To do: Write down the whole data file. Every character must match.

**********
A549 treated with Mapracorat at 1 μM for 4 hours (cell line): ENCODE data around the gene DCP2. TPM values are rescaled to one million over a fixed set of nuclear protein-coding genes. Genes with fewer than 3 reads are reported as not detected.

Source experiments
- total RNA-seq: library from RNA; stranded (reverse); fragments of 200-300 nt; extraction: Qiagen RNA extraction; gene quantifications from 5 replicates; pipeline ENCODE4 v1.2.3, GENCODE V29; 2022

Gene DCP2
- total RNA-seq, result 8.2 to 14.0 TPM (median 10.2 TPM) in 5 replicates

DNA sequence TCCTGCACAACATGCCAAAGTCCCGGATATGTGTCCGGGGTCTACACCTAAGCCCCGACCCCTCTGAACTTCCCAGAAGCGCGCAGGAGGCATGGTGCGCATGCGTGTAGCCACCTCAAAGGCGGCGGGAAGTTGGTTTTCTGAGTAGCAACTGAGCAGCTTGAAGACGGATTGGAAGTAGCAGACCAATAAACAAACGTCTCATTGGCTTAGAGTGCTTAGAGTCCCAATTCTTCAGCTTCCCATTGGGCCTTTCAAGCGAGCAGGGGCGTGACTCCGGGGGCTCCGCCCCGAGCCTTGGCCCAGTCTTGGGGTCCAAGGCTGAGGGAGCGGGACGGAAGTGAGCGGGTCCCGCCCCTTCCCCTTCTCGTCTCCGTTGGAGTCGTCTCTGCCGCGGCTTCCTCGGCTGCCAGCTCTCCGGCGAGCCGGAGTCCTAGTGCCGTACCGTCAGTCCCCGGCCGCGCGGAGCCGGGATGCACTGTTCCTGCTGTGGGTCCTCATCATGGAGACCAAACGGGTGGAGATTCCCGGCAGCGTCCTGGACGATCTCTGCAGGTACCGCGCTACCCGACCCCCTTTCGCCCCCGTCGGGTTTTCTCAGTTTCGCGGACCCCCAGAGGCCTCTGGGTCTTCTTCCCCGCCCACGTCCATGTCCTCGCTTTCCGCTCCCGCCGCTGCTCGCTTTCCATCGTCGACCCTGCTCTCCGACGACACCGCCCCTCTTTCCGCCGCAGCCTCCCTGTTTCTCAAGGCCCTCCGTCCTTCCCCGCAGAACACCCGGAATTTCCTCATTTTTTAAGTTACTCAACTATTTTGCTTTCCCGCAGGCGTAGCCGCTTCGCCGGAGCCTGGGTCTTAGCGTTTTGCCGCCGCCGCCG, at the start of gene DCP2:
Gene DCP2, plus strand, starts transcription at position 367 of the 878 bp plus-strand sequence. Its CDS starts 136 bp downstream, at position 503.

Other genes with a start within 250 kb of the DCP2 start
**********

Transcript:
A549 treated with Mapracorat at 1 μM for 4 hours (cell line): ENCODE data around the gene DCP2. TPM values are rescaled to one million over a fixed set of nuclear protein-coding genes. Genes with fewer than 3 reads are reported as not detected.

Source experiments
- total RNA-seq: library from RNA; stranded (reverse); fragments of 200-300 nt; extraction: Qiagen RNA extraction; gene quantifications from 5 replicates; pipeline ENCODE4 v1.2.3, GENCODE V29; 2022

Gene DCP2
- total RNA-seq, result 8.2 to 14.0 TPM (median 10.2 TPM) in 5 replicates

DNA sequence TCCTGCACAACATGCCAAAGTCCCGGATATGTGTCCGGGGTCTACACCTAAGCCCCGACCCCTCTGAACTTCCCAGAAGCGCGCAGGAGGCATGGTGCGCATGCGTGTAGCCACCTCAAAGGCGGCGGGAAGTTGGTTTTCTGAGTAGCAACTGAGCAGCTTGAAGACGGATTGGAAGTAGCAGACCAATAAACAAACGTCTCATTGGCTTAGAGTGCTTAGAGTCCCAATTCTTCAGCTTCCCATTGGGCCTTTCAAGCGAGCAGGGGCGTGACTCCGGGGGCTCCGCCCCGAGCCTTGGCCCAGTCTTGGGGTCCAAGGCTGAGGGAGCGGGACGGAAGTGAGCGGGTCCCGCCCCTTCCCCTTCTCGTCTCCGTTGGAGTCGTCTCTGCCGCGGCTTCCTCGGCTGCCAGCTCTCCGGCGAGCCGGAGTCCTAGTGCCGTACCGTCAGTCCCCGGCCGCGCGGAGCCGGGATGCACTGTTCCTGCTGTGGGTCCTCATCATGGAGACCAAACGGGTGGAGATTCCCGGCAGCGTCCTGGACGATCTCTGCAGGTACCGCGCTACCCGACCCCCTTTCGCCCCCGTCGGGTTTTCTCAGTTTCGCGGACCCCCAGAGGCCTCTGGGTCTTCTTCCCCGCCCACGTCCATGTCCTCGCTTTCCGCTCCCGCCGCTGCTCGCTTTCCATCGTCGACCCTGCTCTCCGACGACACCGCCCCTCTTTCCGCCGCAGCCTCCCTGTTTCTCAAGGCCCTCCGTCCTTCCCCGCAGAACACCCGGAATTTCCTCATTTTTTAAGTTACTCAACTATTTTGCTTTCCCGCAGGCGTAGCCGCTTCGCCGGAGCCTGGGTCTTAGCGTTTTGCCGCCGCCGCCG, at the start of gene DCP2:
Gene DCP2, plus strand, starts transcription at position 367 of the 878 bp plus-strand sequence. Its CDS starts 136 bp downstream, at position 503.

Other genes with a start within 250 kb of the DCP2 start